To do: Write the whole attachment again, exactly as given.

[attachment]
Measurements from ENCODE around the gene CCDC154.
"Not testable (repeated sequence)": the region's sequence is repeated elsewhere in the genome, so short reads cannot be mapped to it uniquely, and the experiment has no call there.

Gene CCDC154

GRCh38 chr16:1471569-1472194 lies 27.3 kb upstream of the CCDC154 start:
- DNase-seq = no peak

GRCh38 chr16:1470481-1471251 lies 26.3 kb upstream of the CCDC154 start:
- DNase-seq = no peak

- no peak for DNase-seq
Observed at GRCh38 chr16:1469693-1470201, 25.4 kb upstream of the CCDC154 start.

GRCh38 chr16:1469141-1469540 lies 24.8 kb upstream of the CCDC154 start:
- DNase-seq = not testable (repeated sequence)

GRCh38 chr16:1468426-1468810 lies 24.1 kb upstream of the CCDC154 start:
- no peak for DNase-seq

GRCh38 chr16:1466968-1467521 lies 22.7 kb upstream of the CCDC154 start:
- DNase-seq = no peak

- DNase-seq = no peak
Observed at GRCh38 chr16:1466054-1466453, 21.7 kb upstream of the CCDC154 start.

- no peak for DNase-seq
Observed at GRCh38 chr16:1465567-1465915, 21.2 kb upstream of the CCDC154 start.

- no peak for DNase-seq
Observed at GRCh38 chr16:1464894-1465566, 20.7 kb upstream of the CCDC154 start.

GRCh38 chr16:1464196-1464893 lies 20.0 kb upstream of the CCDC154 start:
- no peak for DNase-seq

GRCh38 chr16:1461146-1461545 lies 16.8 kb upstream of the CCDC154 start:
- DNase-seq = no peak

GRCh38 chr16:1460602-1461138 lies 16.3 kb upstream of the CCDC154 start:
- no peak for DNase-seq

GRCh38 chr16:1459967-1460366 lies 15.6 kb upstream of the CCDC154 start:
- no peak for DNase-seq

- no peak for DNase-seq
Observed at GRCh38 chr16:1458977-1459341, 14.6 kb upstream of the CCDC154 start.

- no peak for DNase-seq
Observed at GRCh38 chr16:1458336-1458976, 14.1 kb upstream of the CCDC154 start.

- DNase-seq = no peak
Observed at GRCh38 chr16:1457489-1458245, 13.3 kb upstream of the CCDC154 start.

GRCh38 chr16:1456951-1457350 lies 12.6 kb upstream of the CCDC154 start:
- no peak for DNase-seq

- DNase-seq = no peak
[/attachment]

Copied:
Measurements from ENCODE around the gene CCDC154.
"Not testable (repeated sequence)": the region's sequence is repeated elsewhere in the genome, so short reads cannot be mapped to it uniquely, and the experiment has no call there.

Gene CCDC154

GRCh38 chr16:1471569-1472194 lies 27.3 kb upstream of the CCDC154 start:
- DNase-seq = no peak

GRCh38 chr16:1470481-1471251 lies 26.3 kb upstream of the CCDC154 start:
- DNase-seq = no peak

- no peak for DNase-seq
Observed at GRCh38 chr16:1469693-1470201, 25.4 kb upstream of the CCDC154 start.

GRCh38 chr16:1469141-1469540 lies 24.8 kb upstream of the CCDC154 start:
- DNase-seq = not testable (repeated sequence)

GRCh38 chr16:1468426-1468810 lies 24.1 kb upstream of the CCDC154 start:
- no peak for DNase-seq

GRCh38 chr16:1466968-1467521 lies 22.7 kb upstream of the CCDC154 start:
- DNase-seq = no peak

- DNase-seq = no peak
Observed at GRCh38 chr16:1466054-1466453, 21.7 kb upstream of the CCDC154 start.

- no peak for DNase-seq
Observed at GRCh38 chr16:1465567-1465915, 21.2 kb upstream of the CCDC154 start.

- no peak for DNase-seq
Observed at GRCh38 chr16:1464894-1465566, 20.7 kb upstream of the CCDC154 start.

GRCh38 chr16:1464196-1464893 lies 20.0 kb upstream of the CCDC154 start:
- no peak for DNase-seq

GRCh38 chr16:1461146-1461545 lies 16.8 kb upstream of the CCDC154 start:
- DNase-seq = no peak

GRCh38 chr16:1460602-1461138 lies 16.3 kb upstream of the CCDC154 start:
- no peak for DNase-seq

GRCh38 chr16:1459967-1460366 lies 15.6 kb upstream of the CCDC154 start:
- no peak for DNase-seq

- no peak for DNase-seq
Observed at GRCh38 chr16:1458977-1459341, 14.6 kb upstream of the CCDC154 start.

- no peak for DNase-seq
Observed at GRCh38 chr16:1458336-1458976, 14.1 kb upstream of the CCDC154 start.

- DNase-seq = no peak
Observed at GRCh38 chr16:1457489-1458245, 13.3 kb upstream of the CCDC154 start.

GRCh38 chr16:1456951-1457350 lies 12.6 kb upstream of the CCDC154 start:
- no peak for DNase-seq

- DNase-seq = no peak